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Campbell v. Colvin

United States District Court, W.D. Washington, Tacoma

June 16, 2015

CAROLYN W. COLVIN, Acting Commissioner of the Social Security Administration, Defendant.


J. RICHARD CREATURA, Magistrate Judge.

This Court has jurisdiction pursuant to 28 U.S.C. § 636(c), Fed.R.Civ.P. 73 and Local Magistrate Judge Rule MJR 13 ( see also Notice of Initial Assignment to a U.S. Magistrate Judge and Consent Form, Dkt. 5; Consent to Proceed Before a United States Magistrate Judge, Dkt. 6). This matter has been fully briefed ( see Dkt. 15, 19, 20).

After considering and reviewing the record, the Court concludes that the ALJ erred in improperly discounting the lay witness testimony of David Vessey. Because the RFC should have included additional limitations from this testimony, and because these additional limitations may have affected the ultimate disability determination, the error is not harmless.

Therefore, this matter is reversed and remanded pursuant to sentence four of 42 U.S.C. § 405(g) to the Acting Commissioner for further consideration.


Plaintiff, JACQUELINE CAMPBELL, was born in 1970 and was 36 years old on the alleged date of disability onset of May 30, 2007 ( see AR. 221-24, 225-31). Plaintiff has an Associate's Degree in nursing (AR. 52-53). Plaintiff has worked as a nurse, caregiver, guest service representative, cashier, screener/packer, and clerk (AR. 252-62, 278-85). Plaintiff's last employment was terminated when she called in sick after three days of work (AR. 57, 62).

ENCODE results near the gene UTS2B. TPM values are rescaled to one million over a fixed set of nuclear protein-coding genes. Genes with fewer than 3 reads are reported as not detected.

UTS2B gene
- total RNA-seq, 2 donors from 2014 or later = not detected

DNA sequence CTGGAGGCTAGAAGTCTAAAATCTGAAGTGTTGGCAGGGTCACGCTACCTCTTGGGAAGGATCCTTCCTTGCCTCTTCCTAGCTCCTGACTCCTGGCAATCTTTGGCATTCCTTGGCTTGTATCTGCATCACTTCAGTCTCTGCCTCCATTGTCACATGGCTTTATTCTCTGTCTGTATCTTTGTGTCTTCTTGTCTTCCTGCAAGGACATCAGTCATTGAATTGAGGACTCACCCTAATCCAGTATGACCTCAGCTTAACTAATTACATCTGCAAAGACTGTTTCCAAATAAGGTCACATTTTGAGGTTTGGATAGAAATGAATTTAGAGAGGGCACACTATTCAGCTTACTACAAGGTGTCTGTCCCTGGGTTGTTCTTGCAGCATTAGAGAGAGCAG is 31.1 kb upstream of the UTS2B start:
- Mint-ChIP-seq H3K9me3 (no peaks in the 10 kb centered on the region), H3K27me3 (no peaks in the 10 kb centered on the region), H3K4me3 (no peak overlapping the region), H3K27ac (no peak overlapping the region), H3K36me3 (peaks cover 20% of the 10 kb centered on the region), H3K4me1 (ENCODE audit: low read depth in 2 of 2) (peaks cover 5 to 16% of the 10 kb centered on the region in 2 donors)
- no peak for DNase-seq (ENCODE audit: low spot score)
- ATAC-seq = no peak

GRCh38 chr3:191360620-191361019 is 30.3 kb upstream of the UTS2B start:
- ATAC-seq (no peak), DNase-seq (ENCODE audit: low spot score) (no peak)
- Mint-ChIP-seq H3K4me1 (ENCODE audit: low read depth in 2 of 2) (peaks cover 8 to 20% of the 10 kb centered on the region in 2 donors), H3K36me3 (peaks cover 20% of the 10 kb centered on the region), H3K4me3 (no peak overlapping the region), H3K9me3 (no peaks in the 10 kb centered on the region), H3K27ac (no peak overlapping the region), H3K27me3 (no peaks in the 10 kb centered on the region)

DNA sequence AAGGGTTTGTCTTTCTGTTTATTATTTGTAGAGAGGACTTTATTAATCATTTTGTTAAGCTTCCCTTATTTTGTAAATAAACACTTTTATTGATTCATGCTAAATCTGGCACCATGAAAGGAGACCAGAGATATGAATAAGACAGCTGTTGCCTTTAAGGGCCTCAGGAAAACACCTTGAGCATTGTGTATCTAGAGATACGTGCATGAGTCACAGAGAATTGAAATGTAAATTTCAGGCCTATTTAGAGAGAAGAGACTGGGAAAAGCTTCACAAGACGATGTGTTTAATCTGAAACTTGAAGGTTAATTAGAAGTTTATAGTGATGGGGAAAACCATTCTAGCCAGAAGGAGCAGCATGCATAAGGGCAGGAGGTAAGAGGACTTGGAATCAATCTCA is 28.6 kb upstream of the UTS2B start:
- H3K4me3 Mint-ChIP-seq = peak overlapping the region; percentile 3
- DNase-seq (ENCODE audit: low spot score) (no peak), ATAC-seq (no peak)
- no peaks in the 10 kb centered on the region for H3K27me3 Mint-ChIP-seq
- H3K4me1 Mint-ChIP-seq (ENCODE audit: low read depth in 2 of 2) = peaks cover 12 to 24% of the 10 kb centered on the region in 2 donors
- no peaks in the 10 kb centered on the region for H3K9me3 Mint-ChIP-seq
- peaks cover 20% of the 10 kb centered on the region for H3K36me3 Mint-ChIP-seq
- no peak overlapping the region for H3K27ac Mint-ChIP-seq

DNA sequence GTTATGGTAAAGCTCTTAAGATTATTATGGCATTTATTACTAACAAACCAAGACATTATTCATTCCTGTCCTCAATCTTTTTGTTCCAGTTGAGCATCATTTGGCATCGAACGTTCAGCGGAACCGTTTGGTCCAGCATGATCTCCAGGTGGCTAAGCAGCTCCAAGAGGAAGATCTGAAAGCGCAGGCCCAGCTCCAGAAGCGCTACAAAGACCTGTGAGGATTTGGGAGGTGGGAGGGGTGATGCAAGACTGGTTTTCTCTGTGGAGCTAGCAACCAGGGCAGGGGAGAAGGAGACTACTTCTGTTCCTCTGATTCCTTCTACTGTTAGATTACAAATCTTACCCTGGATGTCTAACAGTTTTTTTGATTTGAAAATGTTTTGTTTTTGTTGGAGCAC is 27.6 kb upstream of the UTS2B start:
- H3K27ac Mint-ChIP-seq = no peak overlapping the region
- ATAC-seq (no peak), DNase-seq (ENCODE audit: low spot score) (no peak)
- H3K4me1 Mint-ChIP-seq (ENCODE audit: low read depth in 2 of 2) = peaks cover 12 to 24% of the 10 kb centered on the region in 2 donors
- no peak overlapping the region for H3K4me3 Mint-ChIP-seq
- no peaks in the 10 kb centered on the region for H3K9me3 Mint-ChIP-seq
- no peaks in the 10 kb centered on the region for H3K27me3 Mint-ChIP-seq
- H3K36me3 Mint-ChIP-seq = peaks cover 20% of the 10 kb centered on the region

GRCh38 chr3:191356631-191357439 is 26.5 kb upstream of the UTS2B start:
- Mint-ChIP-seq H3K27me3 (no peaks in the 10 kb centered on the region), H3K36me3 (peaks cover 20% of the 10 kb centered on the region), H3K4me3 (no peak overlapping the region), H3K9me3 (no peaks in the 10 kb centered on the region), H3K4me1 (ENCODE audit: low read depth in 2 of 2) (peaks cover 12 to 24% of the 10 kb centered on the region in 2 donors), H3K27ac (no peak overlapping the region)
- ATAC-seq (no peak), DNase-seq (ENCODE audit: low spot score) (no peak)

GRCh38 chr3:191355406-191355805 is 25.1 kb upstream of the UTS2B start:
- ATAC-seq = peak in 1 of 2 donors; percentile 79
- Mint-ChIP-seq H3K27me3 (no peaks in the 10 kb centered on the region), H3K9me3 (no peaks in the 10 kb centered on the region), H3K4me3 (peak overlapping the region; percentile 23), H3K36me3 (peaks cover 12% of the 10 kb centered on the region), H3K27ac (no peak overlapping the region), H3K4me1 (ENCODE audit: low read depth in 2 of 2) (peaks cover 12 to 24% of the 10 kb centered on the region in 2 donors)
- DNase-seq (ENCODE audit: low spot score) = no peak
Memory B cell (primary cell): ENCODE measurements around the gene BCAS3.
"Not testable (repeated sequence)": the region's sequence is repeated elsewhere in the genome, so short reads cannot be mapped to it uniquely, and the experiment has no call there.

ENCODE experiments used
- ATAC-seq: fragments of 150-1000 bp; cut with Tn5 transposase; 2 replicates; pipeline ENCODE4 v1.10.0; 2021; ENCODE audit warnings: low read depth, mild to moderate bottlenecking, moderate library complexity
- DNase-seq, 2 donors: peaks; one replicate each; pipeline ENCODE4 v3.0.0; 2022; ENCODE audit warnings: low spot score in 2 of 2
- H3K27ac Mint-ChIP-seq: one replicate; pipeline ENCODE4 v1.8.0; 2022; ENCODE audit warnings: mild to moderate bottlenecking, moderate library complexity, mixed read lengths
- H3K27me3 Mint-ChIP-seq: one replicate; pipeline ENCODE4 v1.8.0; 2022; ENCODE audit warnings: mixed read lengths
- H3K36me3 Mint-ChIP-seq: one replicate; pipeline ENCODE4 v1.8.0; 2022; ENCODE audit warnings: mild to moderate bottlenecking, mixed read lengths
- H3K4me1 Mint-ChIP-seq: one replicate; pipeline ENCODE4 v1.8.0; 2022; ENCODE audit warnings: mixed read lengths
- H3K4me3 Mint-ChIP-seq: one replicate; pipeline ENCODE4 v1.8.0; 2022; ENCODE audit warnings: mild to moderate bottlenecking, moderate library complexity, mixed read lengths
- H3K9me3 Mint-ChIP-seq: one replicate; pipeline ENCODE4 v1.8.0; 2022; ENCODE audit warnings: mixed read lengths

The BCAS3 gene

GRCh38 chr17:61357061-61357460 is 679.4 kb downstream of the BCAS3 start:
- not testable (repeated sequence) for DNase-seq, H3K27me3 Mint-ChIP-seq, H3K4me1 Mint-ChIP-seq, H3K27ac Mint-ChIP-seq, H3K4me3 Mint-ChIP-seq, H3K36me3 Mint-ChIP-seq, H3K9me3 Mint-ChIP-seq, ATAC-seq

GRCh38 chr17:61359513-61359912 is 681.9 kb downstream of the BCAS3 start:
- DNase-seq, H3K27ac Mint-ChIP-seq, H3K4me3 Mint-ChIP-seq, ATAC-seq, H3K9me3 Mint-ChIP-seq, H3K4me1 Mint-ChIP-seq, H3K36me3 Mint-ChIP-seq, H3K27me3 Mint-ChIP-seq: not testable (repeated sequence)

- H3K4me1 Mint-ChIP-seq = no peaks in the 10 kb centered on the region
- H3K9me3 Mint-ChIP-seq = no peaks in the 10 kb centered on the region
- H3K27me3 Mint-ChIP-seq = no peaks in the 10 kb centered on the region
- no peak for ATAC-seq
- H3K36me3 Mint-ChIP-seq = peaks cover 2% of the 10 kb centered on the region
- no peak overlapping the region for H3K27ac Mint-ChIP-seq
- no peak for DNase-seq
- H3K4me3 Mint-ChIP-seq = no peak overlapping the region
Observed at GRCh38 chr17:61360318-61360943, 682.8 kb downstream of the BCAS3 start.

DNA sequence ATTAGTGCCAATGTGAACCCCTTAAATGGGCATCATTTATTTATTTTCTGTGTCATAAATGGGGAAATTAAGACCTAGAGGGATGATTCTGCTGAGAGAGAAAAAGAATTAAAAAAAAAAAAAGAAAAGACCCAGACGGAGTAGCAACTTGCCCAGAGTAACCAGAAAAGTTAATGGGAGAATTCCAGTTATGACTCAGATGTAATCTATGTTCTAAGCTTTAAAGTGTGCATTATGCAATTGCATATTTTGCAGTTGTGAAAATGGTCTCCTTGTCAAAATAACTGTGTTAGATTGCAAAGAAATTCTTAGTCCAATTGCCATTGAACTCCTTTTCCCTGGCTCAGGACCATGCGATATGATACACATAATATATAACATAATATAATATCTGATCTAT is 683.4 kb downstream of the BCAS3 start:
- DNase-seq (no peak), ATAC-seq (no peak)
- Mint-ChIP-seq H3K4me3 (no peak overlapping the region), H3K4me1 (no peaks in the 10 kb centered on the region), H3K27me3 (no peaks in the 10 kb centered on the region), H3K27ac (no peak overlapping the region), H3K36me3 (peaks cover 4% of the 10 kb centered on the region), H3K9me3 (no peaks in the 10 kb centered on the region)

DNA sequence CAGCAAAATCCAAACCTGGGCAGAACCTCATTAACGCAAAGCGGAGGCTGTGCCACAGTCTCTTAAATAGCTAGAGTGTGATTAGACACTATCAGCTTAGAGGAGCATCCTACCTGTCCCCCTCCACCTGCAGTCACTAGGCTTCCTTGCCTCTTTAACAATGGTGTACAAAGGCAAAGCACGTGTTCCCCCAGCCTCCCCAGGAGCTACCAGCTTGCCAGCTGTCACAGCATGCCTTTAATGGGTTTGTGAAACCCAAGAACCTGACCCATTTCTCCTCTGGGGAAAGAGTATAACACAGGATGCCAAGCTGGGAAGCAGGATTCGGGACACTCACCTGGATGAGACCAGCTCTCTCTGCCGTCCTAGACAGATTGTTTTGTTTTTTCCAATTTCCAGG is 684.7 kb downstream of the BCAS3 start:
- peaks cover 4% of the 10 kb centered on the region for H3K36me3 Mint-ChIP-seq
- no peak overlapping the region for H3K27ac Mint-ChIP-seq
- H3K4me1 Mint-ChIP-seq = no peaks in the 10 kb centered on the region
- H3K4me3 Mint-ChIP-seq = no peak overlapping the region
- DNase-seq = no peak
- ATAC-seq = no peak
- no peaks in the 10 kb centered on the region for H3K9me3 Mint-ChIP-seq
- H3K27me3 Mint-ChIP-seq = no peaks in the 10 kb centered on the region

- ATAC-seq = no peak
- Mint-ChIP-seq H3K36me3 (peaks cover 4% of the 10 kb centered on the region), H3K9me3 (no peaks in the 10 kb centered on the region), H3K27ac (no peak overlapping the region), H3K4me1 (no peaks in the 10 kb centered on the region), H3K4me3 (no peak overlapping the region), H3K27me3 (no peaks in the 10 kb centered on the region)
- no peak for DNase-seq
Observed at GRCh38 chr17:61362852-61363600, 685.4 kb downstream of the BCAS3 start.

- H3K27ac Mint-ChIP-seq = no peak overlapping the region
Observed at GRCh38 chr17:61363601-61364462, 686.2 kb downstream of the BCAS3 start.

According to the ALJ, plaintiff has at least the severe impairments of "posttraumatic stress disorder ("PTSD"); borderline personality disorder; depressive anxiety disorder; agoraphobia; and antisocial disorder (20 CFR 404.1520(c) and 416.920(c))" (AR. 16).

At the time of the hearing, plaintiff was living in an apartment with her 20-yearold son, her 22-year-old daughter, her daughter's husband, and their new baby (AR. 54-56).


Plaintiff's applications for disability insurance ("DIB") benefits pursuant to 42 U.S.C. § 423 (Title II) and Supplemental Security Income ("SSI") benefits pursuant to 42 U.S.C. § 1382(a) (Title XVI) of the Social Security Act were denied initially and following reconsideration ( see AR. 136-39, 146-49, 155-58). Plaintiff's requested hearing was held before Administrative Law Judge Scott R. Morris ("the ALJ") on March 6, 2013 ( see AR. 38-73). On May 30, 2013, the ALJ issued a written decision in which the ALJ concluded that plaintiff was not disabled pursuant to the Social Security Act ( see AR. 10-37).

In plaintiff's Opening Brief, plaintiff raises the following issues: (1) Whether or not the ALJ's RFC assessment was incomplete, as it did not include limitations identified by several doctors whose opinions the ALJ gave "great weight"; (2) Whether or not the ALJ improperly rejected the opinion of examining psychologist Dr. Kimberly Wheeler, Ph.D.; (3) Whether or not the ALJ failed to provide legitimate reasons for finding plaintiff not credible; and (4) Whether or not the ALJ failed to provide reasons germane to David Vessey for rejecting his written lay statement ( see Dkt. 15, p. 1).

Because this Court reverses and remands the case based on issue 4, the Court need not further review all issues and expects the ALJ to reevaluate the record as a whole in light of the direction provided below.


Pursuant to 42 U.S.C. § 405(g), this Court may set aside the Commissioner's denial of social security benefits if the ALJ's findings are based on legal error or not supported by substantial evidence in the record as a whole. Bayliss v. Barnhart, 427 F.3d 1211, 1214 n.1 (9th Cir. 2005) ( citing Tidwell v. Apfel, 161 F.3d 599, 601 (9th Cir. 1999)).


(1) Did the ALJ fail to provide reasons germane to reject David Vessey's written lay statement?

Plaintiff argues that the ALJ did not provide any reasons germane to David Vessey, plaintiff's boyfriend, for rejecting his written statement ( see Opening Brief, Dkt. 15, pp. 11-12).